GE Capital Retail Bank, a division of General Electric, excluded tens of thousands of Spanish-speaking credit card customers from a debt-reduction program it ran for two years, a pattern of discrimination that will cost the bank $169 million in fines, the Justice Department said Thursday.

The bank ran two programs from 2009 to 2012 that helped cardholders with low credit scores and high balances catch up on their payments. During that time, prosecutors say, the bank sent out offers to 400,000 people but did not inform 108,000 cardholders with mailing addresses in Puerto Rico or whose accounts indicated a preference for communications in Spanish.

“The scope of the potential harm, as well as the blatant nature of the discrimination, is particularly troublesome,” Jocelyn Samuels, the acting assistant attorney general for the Civil Rights Division, said during a conference call with reporters.

Prosecutors worked with the Consumer Financial Protection Bureau on what is the federal government’s largest credit-card­-discrimination settlement in history.

The agreement, subject to court approval, calls for GE Capital to provide $169 million in compensation to 108,000 Hispanic cardholders in the form of cash or reductions of their credit card balances.

One of the GE Capital programs gave customers who owed more than $200 and were four or more payments behind the chance to settle their debts if they paid 25 percent to 55 percent of their account balances. The other program gave borrowers as much as $100 toward reducing their balances.

“These consumers never knew they were missing out on anything and, thus, had no way of recognizing that they were even being discriminated against — which is often the challenge in confronting discrimination,” CFPB Director Richard Cordray said during the call with reporters.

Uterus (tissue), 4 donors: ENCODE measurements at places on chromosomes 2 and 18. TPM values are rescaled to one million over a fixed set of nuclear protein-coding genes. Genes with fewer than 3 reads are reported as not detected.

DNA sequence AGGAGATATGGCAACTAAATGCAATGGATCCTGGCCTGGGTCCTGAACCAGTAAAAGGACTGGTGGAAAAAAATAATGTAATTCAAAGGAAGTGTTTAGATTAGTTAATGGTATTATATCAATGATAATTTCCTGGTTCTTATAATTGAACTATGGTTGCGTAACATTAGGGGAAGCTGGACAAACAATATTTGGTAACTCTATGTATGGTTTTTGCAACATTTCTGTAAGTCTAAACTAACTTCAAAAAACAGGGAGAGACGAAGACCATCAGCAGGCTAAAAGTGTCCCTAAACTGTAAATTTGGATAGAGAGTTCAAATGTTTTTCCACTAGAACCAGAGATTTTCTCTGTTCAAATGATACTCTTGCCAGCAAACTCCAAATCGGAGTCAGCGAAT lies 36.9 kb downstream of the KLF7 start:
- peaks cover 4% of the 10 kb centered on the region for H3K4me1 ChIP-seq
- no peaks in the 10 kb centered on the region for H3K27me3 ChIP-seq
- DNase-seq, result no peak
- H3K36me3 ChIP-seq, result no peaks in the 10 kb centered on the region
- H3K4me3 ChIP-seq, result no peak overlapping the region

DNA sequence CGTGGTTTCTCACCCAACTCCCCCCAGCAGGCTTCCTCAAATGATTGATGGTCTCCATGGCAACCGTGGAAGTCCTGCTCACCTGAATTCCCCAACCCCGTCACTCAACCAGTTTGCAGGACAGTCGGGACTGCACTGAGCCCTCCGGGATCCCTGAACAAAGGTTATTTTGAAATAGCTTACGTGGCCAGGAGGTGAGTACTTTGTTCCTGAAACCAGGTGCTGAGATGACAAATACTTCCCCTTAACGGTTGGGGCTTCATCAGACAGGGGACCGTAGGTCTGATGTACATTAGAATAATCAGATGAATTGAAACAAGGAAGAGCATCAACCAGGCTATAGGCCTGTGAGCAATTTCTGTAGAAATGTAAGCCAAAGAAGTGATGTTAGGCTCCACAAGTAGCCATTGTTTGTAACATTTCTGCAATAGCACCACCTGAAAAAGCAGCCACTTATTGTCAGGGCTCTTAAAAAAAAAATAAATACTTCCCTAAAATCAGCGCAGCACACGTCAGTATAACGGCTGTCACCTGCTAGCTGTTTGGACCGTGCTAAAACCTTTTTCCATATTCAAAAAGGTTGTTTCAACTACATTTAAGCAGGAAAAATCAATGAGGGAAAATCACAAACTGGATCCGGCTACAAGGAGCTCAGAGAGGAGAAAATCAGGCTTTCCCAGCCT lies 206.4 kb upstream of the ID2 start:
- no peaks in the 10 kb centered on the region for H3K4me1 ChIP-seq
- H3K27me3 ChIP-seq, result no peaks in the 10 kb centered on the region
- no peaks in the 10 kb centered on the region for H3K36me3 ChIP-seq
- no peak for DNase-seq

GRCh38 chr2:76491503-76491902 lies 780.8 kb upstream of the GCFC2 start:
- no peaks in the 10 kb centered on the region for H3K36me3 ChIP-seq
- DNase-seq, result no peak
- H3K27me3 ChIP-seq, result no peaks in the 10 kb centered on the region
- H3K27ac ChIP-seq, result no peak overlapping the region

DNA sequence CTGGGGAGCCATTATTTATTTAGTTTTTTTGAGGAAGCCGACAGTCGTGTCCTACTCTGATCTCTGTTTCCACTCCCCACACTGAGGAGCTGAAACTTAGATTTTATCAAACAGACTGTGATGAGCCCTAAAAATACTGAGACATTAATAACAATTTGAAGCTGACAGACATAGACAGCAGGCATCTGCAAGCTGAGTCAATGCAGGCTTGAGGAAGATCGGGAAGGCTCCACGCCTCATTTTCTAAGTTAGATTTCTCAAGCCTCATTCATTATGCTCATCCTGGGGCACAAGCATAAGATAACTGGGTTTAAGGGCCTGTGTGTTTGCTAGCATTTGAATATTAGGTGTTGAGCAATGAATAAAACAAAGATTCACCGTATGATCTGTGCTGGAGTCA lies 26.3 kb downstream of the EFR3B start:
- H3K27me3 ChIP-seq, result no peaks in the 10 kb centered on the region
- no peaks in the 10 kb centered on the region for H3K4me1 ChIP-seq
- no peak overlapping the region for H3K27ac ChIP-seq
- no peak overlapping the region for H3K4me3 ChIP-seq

Justice said GE Capital Retail Bank, which changed its name to Synchrony Bank this month, identified and reported the discrimination to bureau examiners. Prosecutors commended the bank for being proactive about compensating borrowers, 84,000 of whom have already received $131.8 million in relief. The remaining consumers will be contacted by the bank.

The bank has also agreed to contact the credit bureaus to eliminate negative marks on the reports of affected borrowers. The company neither admitted nor denied wrongdoing as part of the settlement.

“Our compliance programs are strong, which is how we self-
identified the issue,” said Dori Abel, a spokeswoman for GE Capital Retail Finance. “We are committed to treating consumers fairly, so when issues are identified, we are committed to making it right.”

In a separate but related agreement, the CFPB penalized GE Capital Bank for using deceptive marketing practices to promote credit card debt-cancellation services.

The bank will have to reimburse $56 million to 638,000 customers who were duped into signing up for costly and unneeded services. It will also have to pay $3.5 million in fines to the bureau.

In an aggressive push to sell credit card add-ons, telemarketers working for GE Capital glossed over the terms or enrolled unwitting customers, CFPB officials said. In some cases, telemarketers misled cardholders into believing that they were receiving a benefit free of charge as long as they paid off the balance on their billing statements.